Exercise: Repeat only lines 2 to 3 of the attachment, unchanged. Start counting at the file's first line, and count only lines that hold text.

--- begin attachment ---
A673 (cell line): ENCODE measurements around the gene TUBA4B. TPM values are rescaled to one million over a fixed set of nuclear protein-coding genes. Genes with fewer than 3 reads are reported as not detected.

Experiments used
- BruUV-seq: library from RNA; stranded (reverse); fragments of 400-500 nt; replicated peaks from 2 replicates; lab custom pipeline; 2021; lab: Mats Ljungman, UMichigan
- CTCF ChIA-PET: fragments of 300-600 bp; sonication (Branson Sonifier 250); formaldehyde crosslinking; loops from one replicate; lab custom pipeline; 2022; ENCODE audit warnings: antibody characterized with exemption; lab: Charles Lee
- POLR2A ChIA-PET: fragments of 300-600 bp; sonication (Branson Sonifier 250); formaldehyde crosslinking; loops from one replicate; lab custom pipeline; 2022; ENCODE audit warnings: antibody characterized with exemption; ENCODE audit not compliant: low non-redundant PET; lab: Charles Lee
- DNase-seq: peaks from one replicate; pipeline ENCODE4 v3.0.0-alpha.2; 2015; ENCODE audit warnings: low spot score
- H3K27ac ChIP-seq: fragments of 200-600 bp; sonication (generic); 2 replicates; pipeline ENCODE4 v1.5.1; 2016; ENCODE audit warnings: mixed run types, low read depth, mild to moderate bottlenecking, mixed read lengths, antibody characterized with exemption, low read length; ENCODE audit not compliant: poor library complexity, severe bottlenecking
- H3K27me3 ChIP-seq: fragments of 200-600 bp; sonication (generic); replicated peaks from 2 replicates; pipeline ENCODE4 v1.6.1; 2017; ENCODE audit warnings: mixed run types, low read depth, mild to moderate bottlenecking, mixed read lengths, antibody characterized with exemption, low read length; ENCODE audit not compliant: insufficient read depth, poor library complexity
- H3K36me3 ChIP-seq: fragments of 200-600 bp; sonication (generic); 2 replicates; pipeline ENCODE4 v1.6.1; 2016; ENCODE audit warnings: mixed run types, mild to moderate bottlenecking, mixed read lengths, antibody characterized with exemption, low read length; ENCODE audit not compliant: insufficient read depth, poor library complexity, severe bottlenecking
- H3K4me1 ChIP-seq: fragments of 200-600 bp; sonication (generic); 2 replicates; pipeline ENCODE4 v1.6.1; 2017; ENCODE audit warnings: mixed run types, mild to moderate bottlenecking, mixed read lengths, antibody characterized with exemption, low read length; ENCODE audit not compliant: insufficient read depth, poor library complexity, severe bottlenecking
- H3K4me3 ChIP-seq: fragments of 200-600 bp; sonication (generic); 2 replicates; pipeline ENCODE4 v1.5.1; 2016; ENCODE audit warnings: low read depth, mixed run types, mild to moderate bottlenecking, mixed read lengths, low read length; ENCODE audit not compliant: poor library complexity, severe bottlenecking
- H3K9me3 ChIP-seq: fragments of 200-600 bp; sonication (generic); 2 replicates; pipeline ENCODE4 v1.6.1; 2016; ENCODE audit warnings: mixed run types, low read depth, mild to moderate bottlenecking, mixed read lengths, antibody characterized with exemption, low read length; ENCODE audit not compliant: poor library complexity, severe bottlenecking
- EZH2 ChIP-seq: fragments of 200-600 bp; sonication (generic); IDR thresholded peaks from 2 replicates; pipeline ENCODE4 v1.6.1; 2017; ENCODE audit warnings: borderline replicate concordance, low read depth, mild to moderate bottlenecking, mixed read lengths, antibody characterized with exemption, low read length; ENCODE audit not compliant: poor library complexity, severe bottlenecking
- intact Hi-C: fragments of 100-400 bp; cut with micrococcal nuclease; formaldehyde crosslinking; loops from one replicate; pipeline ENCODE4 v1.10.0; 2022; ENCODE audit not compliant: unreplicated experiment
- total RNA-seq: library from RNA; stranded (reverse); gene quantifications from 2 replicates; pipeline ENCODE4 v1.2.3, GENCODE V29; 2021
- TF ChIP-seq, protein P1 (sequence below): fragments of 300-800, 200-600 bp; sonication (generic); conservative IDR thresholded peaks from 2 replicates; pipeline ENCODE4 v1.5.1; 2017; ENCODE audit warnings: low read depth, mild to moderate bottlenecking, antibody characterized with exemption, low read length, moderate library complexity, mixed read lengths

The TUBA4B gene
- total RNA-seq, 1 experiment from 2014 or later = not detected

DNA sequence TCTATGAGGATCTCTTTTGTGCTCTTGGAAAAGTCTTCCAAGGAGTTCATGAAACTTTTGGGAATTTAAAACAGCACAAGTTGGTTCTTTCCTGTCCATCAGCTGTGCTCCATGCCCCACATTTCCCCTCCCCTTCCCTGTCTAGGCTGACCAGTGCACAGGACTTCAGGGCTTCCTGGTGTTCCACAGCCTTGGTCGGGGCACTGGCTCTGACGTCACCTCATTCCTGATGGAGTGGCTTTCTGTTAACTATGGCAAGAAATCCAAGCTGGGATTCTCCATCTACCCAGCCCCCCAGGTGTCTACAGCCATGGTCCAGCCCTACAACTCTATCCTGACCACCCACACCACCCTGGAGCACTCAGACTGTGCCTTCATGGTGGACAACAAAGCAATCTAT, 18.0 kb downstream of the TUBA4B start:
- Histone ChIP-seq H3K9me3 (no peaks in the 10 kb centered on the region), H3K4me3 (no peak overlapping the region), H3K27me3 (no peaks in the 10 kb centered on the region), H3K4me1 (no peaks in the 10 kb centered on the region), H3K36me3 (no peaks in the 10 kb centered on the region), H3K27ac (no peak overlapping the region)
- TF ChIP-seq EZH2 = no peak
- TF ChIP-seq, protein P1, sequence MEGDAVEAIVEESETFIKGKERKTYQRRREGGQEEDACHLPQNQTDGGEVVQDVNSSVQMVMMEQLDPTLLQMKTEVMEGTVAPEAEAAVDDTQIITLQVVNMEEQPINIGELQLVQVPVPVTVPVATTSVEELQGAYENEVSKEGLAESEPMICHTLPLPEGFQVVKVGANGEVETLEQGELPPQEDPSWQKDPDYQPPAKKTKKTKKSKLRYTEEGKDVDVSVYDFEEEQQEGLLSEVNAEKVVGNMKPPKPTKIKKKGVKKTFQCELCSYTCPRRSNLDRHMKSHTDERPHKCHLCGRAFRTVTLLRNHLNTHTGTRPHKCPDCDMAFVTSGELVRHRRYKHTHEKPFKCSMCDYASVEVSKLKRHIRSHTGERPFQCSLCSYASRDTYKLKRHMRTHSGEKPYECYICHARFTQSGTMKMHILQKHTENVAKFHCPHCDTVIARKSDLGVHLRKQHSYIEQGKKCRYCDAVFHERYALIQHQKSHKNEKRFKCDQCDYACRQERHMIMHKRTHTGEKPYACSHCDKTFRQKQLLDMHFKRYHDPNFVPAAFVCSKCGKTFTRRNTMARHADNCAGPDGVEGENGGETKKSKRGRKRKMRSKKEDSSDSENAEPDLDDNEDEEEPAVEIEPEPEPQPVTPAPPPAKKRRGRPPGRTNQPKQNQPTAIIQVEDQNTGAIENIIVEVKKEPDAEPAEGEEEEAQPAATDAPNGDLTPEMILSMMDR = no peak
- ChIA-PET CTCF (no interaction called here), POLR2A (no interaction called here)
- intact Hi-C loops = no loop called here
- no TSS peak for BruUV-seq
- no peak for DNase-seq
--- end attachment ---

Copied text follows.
Experiments used
- BruUV-seq: library from RNA; stranded (reverse); fragments of 400-500 nt; replicated peaks from 2 replicates; lab custom pipeline; 2021; lab: Mats Ljungman, UMichigan